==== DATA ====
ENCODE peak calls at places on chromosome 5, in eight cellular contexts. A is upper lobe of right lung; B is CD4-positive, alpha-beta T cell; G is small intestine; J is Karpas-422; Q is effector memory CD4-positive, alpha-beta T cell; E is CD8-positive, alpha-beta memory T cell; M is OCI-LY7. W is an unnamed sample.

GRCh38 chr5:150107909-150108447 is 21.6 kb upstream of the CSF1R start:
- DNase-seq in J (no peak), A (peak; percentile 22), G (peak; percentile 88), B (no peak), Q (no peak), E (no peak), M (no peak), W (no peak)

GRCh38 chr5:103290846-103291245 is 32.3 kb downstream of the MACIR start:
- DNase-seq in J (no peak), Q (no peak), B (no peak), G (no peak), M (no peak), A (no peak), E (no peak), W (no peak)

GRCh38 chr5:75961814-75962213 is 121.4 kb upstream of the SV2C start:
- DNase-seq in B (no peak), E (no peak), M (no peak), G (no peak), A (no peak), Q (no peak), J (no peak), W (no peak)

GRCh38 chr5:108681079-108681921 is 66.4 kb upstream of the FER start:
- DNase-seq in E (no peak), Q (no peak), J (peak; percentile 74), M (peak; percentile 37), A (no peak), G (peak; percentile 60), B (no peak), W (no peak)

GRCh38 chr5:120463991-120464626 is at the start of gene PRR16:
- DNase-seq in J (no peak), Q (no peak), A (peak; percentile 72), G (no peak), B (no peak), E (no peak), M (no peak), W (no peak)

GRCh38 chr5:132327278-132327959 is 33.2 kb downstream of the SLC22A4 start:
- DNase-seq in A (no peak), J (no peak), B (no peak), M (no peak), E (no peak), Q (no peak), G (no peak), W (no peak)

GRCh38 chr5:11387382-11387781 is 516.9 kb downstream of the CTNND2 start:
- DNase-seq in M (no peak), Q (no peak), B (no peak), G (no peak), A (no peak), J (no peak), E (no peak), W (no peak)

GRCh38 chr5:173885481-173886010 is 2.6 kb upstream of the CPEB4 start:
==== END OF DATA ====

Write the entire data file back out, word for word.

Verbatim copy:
ENCODE peak calls at places on chromosome 5, in eight cellular contexts. A is upper lobe of right lung; B is CD4-positive, alpha-beta T cell; G is small intestine; J is Karpas-422; Q is effector memory CD4-positive, alpha-beta T cell; E is CD8-positive, alpha-beta memory T cell; M is OCI-LY7. W is an unnamed sample.

GRCh38 chr5:150107909-150108447 is 21.6 kb upstream of the CSF1R start:
- DNase-seq in J (no peak), A (peak; percentile 22), G (peak; percentile 88), B (no peak), Q (no peak), E (no peak), M (no peak), W (no peak)

GRCh38 chr5:103290846-103291245 is 32.3 kb downstream of the MACIR start:
- DNase-seq in J (no peak), Q (no peak), B (no peak), G (no peak), M (no peak), A (no peak), E (no peak), W (no peak)

GRCh38 chr5:75961814-75962213 is 121.4 kb upstream of the SV2C start:
- DNase-seq in B (no peak), E (no peak), M (no peak), G (no peak), A (no peak), Q (no peak), J (no peak), W (no peak)

GRCh38 chr5:108681079-108681921 is 66.4 kb upstream of the FER start:
- DNase-seq in E (no peak), Q (no peak), J (peak; percentile 74), M (peak; percentile 37), A (no peak), G (peak; percentile 60), B (no peak), W (no peak)

GRCh38 chr5:120463991-120464626 is at the start of gene PRR16:
- DNase-seq in J (no peak), Q (no peak), A (peak; percentile 72), G (no peak), B (no peak), E (no peak), M (no peak), W (no peak)

GRCh38 chr5:132327278-132327959 is 33.2 kb downstream of the SLC22A4 start:
- DNase-seq in A (no peak), J (no peak), B (no peak), M (no peak), E (no peak), Q (no peak), G (no peak), W (no peak)

GRCh38 chr5:11387382-11387781 is 516.9 kb downstream of the CTNND2 start:
- DNase-seq in M (no peak), Q (no peak), B (no peak), G (no peak), A (no peak), J (no peak), E (no peak), W (no peak)

GRCh38 chr5:173885481-173886010 is 2.6 kb upstream of the CPEB4 start: